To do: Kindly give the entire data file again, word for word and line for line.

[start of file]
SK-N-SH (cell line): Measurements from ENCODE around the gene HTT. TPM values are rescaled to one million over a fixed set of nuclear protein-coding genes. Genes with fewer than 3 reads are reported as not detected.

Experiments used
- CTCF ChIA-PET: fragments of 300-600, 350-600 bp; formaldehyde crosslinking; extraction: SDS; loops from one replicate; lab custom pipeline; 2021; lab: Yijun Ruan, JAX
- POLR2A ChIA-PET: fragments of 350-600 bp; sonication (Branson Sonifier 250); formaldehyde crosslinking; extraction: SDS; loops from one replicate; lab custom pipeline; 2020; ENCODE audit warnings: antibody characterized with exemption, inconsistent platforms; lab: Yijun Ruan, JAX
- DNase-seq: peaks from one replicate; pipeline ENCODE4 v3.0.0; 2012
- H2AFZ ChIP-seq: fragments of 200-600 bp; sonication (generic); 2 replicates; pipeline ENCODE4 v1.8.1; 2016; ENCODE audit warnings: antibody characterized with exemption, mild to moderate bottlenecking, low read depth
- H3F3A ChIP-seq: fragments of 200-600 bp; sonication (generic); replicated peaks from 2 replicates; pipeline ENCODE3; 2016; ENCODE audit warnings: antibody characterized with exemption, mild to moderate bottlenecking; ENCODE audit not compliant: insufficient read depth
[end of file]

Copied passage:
SK-N-SH (cell line): Measurements from ENCODE around the gene HTT. TPM values are rescaled to one million over a fixed set of nuclear protein-coding genes. Genes with fewer than 3 reads are reported as not detected.

Experiments used
- CTCF ChIA-PET: fragments of 300-600, 350-600 bp; formaldehyde crosslinking; extraction: SDS; loops from one replicate; lab custom pipeline; 2021; lab: Yijun Ruan, JAX
- POLR2A ChIA-PET: fragments of 350-600 bp; sonication (Branson Sonifier 250); formaldehyde crosslinking; extraction: SDS; loops from one replicate; lab custom pipeline; 2020; ENCODE audit warnings: antibody characterized with exemption, inconsistent platforms; lab: Yijun Ruan, JAX
- DNase-seq: peaks from one replicate; pipeline ENCODE4 v3.0.0; 2012
- H2AFZ ChIP-seq: fragments of 200-600 bp; sonication (generic); 2 replicates; pipeline ENCODE4 v1.8.1; 2016; ENCODE audit warnings: antibody characterized with exemption, mild to moderate bottlenecking, low read depth
- H3F3A ChIP-seq: fragments of 200-600 bp; sonication (generic); replicated peaks from 2 replicates; pipeline ENCODE3; 2016; ENCODE audit warnings: antibody characterized with exemption, mild to moderate bottlenecking; ENCODE audit not compliant: insufficient read depth